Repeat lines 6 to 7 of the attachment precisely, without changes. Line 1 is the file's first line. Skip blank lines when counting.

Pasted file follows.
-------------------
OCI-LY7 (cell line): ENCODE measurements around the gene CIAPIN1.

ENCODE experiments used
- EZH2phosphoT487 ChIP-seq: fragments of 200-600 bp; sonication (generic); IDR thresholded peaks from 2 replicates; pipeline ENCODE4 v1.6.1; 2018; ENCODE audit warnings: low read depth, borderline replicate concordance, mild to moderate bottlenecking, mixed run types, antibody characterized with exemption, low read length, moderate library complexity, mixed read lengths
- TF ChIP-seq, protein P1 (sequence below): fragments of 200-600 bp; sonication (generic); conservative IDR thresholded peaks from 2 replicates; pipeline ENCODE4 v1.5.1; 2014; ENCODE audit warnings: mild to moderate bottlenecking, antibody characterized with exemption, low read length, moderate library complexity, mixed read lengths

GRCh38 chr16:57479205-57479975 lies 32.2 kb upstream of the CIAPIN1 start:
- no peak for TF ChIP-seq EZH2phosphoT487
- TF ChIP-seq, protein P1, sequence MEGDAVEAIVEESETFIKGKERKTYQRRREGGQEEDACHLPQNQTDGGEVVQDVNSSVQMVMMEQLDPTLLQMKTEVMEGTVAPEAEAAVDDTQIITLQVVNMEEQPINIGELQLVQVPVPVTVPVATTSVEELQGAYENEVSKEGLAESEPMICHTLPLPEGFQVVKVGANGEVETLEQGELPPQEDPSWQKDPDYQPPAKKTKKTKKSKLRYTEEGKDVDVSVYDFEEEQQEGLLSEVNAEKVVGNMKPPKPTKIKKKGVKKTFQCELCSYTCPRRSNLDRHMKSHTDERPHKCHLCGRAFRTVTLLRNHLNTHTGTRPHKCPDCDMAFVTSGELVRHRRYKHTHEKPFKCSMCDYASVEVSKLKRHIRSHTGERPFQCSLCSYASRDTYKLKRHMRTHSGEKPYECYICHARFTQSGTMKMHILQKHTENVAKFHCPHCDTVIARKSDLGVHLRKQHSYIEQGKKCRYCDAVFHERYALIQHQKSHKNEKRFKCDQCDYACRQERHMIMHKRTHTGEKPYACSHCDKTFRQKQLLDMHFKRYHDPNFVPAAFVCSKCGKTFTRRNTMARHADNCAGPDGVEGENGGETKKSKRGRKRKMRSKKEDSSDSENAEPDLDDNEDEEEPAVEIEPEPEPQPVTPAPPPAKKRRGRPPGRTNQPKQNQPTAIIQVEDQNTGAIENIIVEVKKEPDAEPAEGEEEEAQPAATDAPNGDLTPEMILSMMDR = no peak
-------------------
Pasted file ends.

- no peak for TF ChIP-seq EZH2phosphoT487
- TF ChIP-seq, protein P1, sequence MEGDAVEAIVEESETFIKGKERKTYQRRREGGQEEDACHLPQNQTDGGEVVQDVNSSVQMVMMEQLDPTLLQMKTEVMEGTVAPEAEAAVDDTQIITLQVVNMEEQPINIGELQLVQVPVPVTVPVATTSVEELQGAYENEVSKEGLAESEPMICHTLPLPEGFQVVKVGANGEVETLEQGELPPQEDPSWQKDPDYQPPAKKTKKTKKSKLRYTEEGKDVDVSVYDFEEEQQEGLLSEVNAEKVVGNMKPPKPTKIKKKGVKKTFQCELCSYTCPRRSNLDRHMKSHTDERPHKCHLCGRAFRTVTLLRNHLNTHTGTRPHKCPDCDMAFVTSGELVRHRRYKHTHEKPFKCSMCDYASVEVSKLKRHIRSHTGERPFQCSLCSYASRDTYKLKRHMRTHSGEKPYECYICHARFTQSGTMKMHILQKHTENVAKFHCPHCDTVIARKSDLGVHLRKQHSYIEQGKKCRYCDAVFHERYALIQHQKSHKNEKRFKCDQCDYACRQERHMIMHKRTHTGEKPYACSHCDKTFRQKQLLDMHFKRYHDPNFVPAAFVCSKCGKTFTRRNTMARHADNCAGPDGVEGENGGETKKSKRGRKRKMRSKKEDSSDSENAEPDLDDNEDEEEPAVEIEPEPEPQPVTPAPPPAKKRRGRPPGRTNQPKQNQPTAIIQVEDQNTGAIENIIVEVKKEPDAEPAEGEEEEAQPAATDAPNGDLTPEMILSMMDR = no peak